George Assang (1927–1997) was an Australian jazz and blues singer and actor from Thursday Island, Queensland.

He performed under his own name and the stage name Vic Sabrino.

Assang was of Aboriginal, Pacific Islander and Asian descent.

As Vic Sabrino, he may have made the first Australian Rock’n’Roll recording. A single he recorded with French-born jazz artist Red Perksey and his Orchestra included a version of “Rock Around the Clock”. This single may have been recorded in 1955, some three years before Johnny O’Keefe’s recording of “Wild One” in 1958. On this week’s Phantom Dancer you’ll also hear Assang’s version of Blue Suede Shoes, recorded in 1956.

As an actor, Assang featured in TV and film. He had a major role in the TV series Barrier Reef (1971–1972), appeared in episodes of Skippy and Hunter (1968), Spyforce (1971), Boney (1972 and Number 96 (1974).

He had roles in the movies The Intruders (1969) and And Millions Will Die (1973). He was one of the voices in the animated movie Dot and the Kangaroo (1977).

He had a short-lived television series in 1958 called Vic Sabrino Sings.


Sydney Daily Telegraph, 29 July 1947

An ex-servicemen’s band refused last-night to play at a dance in Air Force House because the house committee had imposed a color ban.

The band is The Port Jackson Jazz Band (founded in 1944 with this line-up in 1947: Ray Price (guitar, banjo), Ken Flannery (trumpet), James (Jimmy) Somerville (piano), Johnny Rich (trombone), Bob Cruikshanks (clarinet), Clive Whitcombe (drums), Marie Harriett (vocals).

The band manager and organiser of the dance (Mr. Ray Price, who went on to study double bass at the Sydney Conservatorium of Music, played bass in the Sydney Symphony Orchestra (SSO), then was kicked out of the SSO in 1956 amidst much publicity when the orchestra discovered his jazz activities) said last night:

“The Air Force House manager (Mr. Cox) told me this afternoon that no colored persons would be allowed on the premises.”

“Negroes have been admitted to previous dances held at Air Force House and no explanation was given for the sudden ban.”

“The band, which consists of seven ex-servicemen, all professional musicians, unanimously agreed, as a protest, not to play tonight.”

“Our band has. a regular following, including about 12 colored boys.”

“Negroes who attend our dances are mostly seamen on leave.”

“They are all ex-servicemen, and many of them were entertained inService hostels in Australia during the war.”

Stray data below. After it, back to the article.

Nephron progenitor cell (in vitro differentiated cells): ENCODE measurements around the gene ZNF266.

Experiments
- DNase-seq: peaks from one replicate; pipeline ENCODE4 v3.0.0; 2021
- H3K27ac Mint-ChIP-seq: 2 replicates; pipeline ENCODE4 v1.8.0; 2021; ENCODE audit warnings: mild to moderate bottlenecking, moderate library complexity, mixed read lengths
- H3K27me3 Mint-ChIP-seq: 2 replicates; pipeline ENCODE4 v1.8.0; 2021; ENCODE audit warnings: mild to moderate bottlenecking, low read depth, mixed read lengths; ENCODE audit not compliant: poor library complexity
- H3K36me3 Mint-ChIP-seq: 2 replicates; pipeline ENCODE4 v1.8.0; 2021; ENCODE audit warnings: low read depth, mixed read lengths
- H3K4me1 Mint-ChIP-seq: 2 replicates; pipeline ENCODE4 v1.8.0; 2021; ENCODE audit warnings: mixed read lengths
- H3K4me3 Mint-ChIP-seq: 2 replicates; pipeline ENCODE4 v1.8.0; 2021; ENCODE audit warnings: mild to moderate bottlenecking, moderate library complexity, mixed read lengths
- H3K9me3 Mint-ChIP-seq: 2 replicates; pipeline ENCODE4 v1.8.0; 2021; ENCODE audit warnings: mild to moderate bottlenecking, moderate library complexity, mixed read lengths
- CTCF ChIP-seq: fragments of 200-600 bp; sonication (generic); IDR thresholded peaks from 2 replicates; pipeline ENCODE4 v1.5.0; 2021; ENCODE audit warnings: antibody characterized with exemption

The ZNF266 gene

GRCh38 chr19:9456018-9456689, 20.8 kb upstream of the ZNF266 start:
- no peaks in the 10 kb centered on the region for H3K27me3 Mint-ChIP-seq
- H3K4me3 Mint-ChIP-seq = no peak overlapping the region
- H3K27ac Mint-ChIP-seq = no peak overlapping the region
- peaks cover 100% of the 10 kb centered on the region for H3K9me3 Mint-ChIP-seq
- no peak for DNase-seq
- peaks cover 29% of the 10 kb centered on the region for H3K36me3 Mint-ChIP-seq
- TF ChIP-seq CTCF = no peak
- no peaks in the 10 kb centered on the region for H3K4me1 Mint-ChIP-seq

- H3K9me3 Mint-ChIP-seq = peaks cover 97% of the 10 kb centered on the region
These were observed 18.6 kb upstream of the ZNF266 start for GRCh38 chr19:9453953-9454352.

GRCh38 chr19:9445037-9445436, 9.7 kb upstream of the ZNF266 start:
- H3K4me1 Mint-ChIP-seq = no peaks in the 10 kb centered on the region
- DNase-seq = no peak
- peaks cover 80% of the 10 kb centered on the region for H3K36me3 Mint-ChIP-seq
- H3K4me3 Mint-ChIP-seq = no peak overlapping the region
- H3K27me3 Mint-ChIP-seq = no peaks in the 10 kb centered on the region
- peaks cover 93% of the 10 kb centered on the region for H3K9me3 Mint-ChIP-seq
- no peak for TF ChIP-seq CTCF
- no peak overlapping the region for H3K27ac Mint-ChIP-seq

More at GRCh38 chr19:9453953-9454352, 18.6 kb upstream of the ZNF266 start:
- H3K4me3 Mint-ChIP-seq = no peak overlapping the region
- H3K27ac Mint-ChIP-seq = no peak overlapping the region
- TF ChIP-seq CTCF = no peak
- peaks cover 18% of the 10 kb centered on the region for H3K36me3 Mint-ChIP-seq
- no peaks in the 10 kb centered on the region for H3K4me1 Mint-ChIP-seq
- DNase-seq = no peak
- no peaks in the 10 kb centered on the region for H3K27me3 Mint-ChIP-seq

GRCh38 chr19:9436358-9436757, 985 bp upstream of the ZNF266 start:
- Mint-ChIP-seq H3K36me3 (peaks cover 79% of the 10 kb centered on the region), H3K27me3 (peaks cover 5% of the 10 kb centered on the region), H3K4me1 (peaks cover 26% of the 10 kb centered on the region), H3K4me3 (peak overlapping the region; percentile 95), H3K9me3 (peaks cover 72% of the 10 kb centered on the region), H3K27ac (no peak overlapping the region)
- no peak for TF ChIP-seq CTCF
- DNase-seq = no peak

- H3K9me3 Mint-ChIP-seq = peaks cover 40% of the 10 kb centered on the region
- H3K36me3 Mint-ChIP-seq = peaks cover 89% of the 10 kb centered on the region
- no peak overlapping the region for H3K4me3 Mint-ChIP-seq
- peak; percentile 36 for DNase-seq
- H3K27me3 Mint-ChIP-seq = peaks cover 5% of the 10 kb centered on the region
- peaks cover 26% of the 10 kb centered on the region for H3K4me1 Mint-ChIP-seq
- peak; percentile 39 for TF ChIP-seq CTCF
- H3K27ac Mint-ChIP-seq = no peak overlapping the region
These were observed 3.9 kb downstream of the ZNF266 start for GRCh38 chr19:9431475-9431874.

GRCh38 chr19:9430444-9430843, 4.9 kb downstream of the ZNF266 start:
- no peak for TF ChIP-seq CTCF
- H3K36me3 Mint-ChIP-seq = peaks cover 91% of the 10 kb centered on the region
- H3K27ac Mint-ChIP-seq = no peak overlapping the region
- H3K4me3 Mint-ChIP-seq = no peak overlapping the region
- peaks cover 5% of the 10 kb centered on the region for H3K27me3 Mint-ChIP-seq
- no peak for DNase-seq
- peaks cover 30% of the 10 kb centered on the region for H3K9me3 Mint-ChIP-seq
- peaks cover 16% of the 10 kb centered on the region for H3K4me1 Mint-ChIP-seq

Mr. Cox said: “The committee ruled that no colored people would be admitted tonight and I must enforce its ruling.”

Eddie Hudson, lightweight Negro boxer, who will fight Ken Bailey at Sydney Stadium on August 11, was one of those banned.

Hudson said: “I attended the dance at Air Force House last Monday night and thoroughly enjoyed myself.”

“No drunks attend the dance, just a bunch of kids who want to have a good time.”


He first learned to play trombone in his father’s brass band. He was inspired by Miff Mole.

At 19, Frank Coughlan moved to Sydney, New South Wales. He began playing at the Bondi Casino in Will James’s dance band.

In 1924, he joined the Californians, the first jazz group to come to Australia (who you can hear in this YouTube clip below)…

He went to England in 1929, and played at the Kit Kat Club, Savoy Hotel and Claridges, recording with Fred Elizalde, Arthur Rosebery, Jack Hylton’s Band, and the New Mayfair Orchestra. He returned to Australia because of the Depression.

1n April 1936, Frank Coughlan became band director at Sydney’s newest jazz and dance club, the Trocadero.

Coughlan remained at the Trocadero until 1942 whent he was drafted into the Australian Militia for World War II. From 1942 to 1946, he was active in the Militia and Australian Imperial Force. He was promoted to sergeant in 1945. While in the military, Coughlan entertain troops.

He returned to the Trocadero in 1946 and had a residency there until the ballroom closed in 1970.


Adrian August Bussy de Saint-Romain was an Australian jazz saxophone & clarinet player, bandleader & songwriter, born in New Zealand.

He first heard live jazz in San Francisco after working his passage as a cabin boy on the “Tahiti”.
Romaine came to Australia in 1920 and worked with the orchestras of Cec Morrison & Merv Lyons.

He went to London in 1930 and worked with Herman Darewski & Jack Hylton (toured Europe with the Hylton Orchestra).

Returned to Australia in 1933 and worked with various Sydney bands, but decided to go back to London and left 2 May, 1936 where he worked with Harry Roy (including a tour to South America) but returned again to Australia in 1940.

After a short time he was appointed bandleader at the Trocadero where he stayed for over 5 years (1941-1946).

After a holiday in the U.S. (1946/47) he worked as a disc jockey at 2GB radio until the beginning of 1948 when he was appointed musical director of the State Theatre Orchestras in Melbourne & Sydney (1948-1951).

He led bands in Sydney until appointed musical director of the Jack Davey Show on Radio 2GB in 1954.